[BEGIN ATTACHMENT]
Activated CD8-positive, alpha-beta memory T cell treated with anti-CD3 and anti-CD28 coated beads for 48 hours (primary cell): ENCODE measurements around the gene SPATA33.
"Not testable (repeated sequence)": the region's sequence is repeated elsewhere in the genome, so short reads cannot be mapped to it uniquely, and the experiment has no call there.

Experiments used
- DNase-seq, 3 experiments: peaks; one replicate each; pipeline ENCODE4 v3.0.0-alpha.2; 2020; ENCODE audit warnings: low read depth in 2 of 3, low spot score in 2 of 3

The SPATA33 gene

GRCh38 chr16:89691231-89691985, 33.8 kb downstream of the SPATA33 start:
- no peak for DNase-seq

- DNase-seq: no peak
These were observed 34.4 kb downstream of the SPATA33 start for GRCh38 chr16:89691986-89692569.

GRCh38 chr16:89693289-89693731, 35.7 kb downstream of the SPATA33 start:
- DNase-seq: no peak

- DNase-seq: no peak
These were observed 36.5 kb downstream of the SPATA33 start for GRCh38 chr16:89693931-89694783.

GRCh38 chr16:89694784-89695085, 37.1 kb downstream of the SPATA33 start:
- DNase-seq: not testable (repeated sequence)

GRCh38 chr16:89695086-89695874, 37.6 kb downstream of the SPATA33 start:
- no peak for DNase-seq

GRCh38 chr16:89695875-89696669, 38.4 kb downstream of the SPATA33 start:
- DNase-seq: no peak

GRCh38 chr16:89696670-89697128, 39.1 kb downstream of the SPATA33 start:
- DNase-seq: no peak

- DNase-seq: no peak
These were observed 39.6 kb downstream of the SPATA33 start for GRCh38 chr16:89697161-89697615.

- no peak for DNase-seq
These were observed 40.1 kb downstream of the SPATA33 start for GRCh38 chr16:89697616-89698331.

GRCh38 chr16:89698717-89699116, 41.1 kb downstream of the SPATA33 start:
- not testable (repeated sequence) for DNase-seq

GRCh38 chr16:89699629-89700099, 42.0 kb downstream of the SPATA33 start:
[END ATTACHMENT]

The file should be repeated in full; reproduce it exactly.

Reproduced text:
Activated CD8-positive, alpha-beta memory T cell treated with anti-CD3 and anti-CD28 coated beads for 48 hours (primary cell): ENCODE measurements around the gene SPATA33.
"Not testable (repeated sequence)": the region's sequence is repeated elsewhere in the genome, so short reads cannot be mapped to it uniquely, and the experiment has no call there.

Experiments used
- DNase-seq, 3 experiments: peaks; one replicate each; pipeline ENCODE4 v3.0.0-alpha.2; 2020; ENCODE audit warnings: low read depth in 2 of 3, low spot score in 2 of 3

The SPATA33 gene

GRCh38 chr16:89691231-89691985, 33.8 kb downstream of the SPATA33 start:
- no peak for DNase-seq

- DNase-seq: no peak
These were observed 34.4 kb downstream of the SPATA33 start for GRCh38 chr16:89691986-89692569.

GRCh38 chr16:89693289-89693731, 35.7 kb downstream of the SPATA33 start:
- DNase-seq: no peak

- DNase-seq: no peak
These were observed 36.5 kb downstream of the SPATA33 start for GRCh38 chr16:89693931-89694783.

GRCh38 chr16:89694784-89695085, 37.1 kb downstream of the SPATA33 start:
- DNase-seq: not testable (repeated sequence)

GRCh38 chr16:89695086-89695874, 37.6 kb downstream of the SPATA33 start:
- no peak for DNase-seq

GRCh38 chr16:89695875-89696669, 38.4 kb downstream of the SPATA33 start:
- DNase-seq: no peak

GRCh38 chr16:89696670-89697128, 39.1 kb downstream of the SPATA33 start:
- DNase-seq: no peak

- DNase-seq: no peak
These were observed 39.6 kb downstream of the SPATA33 start for GRCh38 chr16:89697161-89697615.

- no peak for DNase-seq
These were observed 40.1 kb downstream of the SPATA33 start for GRCh38 chr16:89697616-89698331.

GRCh38 chr16:89698717-89699116, 41.1 kb downstream of the SPATA33 start:
- not testable (repeated sequence) for DNase-seq

GRCh38 chr16:89699629-89700099, 42.0 kb downstream of the SPATA33 start: